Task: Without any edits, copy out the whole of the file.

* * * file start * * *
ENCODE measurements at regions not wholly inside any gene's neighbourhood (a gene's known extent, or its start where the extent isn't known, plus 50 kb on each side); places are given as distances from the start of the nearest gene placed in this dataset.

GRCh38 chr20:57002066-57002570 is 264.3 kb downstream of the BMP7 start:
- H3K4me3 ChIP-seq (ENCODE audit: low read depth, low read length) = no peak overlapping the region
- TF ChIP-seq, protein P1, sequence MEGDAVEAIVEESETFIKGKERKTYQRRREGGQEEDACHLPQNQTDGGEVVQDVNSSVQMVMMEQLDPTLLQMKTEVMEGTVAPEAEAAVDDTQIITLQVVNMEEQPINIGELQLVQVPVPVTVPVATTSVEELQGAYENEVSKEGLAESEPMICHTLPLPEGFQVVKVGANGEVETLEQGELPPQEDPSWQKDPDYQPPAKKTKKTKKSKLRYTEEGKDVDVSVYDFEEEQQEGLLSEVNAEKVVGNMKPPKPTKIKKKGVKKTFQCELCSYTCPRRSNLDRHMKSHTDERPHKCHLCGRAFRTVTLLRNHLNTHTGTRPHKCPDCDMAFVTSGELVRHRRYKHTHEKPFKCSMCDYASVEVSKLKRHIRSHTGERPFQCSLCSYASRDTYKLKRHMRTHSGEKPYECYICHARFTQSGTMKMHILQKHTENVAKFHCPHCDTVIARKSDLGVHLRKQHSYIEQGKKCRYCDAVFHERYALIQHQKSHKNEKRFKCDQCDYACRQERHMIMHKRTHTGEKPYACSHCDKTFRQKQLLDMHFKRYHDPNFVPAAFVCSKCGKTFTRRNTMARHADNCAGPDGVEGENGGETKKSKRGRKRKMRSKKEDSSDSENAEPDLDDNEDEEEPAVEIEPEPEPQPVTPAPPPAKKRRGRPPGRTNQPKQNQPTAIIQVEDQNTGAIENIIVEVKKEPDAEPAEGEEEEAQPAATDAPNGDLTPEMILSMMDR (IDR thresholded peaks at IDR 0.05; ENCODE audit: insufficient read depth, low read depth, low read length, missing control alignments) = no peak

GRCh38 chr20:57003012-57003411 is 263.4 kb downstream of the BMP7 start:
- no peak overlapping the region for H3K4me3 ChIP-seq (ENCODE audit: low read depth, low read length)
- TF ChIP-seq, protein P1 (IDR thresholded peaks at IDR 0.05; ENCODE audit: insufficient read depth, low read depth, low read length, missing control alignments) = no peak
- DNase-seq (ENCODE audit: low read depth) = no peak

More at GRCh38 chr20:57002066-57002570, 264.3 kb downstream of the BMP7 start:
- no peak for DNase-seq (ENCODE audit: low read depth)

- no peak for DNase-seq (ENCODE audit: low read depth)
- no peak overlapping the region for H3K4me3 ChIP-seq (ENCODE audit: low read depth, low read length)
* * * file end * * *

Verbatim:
ENCODE measurements at regions not wholly inside any gene's neighbourhood (a gene's known extent, or its start where the extent isn't known, plus 50 kb on each side); places are given as distances from the start of the nearest gene placed in this dataset.

GRCh38 chr20:57002066-57002570 is 264.3 kb downstream of the BMP7 start:
- H3K4me3 ChIP-seq (ENCODE audit: low read depth, low read length) = no peak overlapping the region
- TF ChIP-seq, protein P1, sequence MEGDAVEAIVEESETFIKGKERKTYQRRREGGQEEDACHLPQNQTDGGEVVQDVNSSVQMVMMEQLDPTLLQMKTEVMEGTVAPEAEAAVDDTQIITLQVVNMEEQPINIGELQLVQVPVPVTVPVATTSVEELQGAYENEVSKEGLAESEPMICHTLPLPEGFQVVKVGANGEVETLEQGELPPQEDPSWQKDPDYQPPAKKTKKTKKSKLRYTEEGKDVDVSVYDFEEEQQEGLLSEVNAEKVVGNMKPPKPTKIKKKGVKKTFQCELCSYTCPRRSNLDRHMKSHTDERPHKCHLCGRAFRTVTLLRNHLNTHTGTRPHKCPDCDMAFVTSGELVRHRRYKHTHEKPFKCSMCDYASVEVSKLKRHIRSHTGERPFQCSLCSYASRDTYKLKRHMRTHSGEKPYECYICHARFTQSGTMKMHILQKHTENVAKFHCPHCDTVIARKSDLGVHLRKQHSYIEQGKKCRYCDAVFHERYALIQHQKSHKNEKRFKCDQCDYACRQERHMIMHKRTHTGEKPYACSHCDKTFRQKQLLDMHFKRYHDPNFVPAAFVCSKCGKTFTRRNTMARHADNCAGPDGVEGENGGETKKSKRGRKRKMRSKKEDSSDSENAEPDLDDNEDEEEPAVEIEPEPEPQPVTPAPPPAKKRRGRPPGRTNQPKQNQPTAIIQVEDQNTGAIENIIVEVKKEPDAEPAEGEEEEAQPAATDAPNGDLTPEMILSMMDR (IDR thresholded peaks at IDR 0.05; ENCODE audit: insufficient read depth, low read depth, low read length, missing control alignments) = no peak

GRCh38 chr20:57003012-57003411 is 263.4 kb downstream of the BMP7 start:
- no peak overlapping the region for H3K4me3 ChIP-seq (ENCODE audit: low read depth, low read length)
- TF ChIP-seq, protein P1 (IDR thresholded peaks at IDR 0.05; ENCODE audit: insufficient read depth, low read depth, low read length, missing control alignments) = no peak
- DNase-seq (ENCODE audit: low read depth) = no peak

More at GRCh38 chr20:57002066-57002570, 264.3 kb downstream of the BMP7 start:
- no peak for DNase-seq (ENCODE audit: low read depth)

- no peak for DNase-seq (ENCODE audit: low read depth)
- no peak overlapping the region for H3K4me3 ChIP-seq (ENCODE audit: low read depth, low read length)